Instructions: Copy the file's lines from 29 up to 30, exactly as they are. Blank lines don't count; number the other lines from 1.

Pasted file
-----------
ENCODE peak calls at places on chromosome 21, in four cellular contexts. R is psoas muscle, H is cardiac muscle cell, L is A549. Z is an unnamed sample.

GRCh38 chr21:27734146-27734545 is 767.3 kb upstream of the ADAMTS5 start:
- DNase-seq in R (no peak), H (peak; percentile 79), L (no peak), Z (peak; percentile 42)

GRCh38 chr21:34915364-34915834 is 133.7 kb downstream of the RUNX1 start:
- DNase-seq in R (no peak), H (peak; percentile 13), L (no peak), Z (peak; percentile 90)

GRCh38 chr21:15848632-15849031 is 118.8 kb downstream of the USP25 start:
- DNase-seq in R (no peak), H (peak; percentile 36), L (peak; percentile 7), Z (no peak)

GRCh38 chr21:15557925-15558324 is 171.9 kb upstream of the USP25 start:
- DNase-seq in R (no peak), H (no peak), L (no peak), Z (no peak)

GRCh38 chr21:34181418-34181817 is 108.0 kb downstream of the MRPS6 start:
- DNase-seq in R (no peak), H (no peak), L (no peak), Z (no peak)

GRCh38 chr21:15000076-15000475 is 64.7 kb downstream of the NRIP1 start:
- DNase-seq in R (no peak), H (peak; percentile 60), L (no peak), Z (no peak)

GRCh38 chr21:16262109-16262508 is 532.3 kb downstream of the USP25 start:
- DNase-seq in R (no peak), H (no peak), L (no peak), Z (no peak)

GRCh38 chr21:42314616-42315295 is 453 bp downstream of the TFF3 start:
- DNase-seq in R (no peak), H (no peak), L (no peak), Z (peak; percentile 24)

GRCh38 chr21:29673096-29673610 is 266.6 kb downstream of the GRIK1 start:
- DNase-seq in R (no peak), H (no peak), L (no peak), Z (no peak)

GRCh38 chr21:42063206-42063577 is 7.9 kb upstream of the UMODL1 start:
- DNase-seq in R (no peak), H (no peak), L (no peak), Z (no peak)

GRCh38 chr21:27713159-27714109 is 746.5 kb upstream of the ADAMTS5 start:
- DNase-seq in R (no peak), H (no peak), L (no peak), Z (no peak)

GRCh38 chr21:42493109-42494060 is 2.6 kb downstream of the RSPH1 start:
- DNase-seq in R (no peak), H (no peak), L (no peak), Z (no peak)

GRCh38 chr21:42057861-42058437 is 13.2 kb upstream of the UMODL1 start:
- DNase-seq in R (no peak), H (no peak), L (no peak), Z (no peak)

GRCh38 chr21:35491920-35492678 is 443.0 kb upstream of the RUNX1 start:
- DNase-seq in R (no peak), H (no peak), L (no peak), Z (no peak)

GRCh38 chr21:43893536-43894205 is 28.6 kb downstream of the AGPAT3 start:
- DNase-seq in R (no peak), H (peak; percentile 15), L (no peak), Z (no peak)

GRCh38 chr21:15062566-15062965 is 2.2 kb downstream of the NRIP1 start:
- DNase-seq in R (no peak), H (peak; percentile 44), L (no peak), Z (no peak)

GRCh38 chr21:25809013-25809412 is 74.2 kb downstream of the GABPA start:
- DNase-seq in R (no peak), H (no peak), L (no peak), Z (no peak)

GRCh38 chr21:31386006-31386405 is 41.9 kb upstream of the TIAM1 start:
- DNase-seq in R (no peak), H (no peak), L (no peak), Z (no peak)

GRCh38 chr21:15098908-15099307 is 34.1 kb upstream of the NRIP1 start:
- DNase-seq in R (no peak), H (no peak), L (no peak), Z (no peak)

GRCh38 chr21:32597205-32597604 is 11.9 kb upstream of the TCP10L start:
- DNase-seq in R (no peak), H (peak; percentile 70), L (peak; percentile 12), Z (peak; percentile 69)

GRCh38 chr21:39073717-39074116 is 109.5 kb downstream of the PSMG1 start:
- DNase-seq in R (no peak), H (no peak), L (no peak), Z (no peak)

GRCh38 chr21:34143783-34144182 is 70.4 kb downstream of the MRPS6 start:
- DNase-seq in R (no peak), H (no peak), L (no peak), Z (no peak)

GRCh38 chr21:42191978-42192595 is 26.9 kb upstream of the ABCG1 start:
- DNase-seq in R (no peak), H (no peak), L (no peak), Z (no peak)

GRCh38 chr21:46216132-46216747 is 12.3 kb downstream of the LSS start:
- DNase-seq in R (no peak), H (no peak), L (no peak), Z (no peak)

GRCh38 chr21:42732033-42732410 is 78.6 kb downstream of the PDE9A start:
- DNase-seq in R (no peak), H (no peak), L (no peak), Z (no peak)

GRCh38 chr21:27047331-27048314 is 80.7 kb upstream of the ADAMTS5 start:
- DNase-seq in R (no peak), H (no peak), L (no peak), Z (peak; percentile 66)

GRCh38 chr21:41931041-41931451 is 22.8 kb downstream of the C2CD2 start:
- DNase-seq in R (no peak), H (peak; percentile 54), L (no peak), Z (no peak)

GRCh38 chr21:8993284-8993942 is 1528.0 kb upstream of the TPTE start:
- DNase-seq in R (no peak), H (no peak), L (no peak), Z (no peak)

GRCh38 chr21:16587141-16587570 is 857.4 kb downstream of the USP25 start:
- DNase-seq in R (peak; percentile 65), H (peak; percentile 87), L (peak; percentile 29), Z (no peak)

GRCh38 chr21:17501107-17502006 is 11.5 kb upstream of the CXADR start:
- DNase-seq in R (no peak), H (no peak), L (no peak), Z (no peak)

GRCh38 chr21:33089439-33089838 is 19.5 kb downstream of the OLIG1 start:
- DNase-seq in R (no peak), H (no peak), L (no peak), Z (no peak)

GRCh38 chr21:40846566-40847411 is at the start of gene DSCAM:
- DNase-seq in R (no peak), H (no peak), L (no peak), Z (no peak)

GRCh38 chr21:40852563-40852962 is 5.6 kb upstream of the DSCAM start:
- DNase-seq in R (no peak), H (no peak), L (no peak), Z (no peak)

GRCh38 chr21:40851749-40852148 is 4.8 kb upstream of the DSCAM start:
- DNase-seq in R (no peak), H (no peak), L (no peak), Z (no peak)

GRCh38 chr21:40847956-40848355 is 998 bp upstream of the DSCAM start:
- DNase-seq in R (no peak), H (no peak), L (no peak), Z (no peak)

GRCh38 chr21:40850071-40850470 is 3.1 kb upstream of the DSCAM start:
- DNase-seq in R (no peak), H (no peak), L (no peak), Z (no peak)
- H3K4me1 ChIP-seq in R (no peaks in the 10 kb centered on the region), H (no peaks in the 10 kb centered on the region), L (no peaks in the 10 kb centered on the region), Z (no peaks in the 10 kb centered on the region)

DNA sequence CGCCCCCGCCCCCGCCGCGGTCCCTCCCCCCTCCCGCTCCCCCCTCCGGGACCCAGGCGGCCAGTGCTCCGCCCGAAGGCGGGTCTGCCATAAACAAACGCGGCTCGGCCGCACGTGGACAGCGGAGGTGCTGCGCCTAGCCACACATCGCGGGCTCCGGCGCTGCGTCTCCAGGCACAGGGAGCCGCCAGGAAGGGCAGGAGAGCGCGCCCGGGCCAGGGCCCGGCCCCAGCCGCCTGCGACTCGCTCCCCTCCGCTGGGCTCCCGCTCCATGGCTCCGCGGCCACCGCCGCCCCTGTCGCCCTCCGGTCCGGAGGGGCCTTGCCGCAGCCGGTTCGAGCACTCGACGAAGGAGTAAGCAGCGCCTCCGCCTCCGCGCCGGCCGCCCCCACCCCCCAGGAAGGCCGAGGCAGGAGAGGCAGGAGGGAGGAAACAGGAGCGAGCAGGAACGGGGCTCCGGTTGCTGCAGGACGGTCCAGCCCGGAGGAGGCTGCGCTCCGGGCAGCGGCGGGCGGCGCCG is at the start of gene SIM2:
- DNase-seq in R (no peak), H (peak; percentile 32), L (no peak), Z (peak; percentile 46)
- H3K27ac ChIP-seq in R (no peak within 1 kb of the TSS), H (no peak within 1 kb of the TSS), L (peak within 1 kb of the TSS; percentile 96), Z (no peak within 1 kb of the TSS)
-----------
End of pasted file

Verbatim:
- DNase-seq in R (no peak), H (no peak), L (no peak), Z (no peak)

GRCh38 chr21:43893536-43894205 is 28.6 kb downstream of the AGPAT3 start: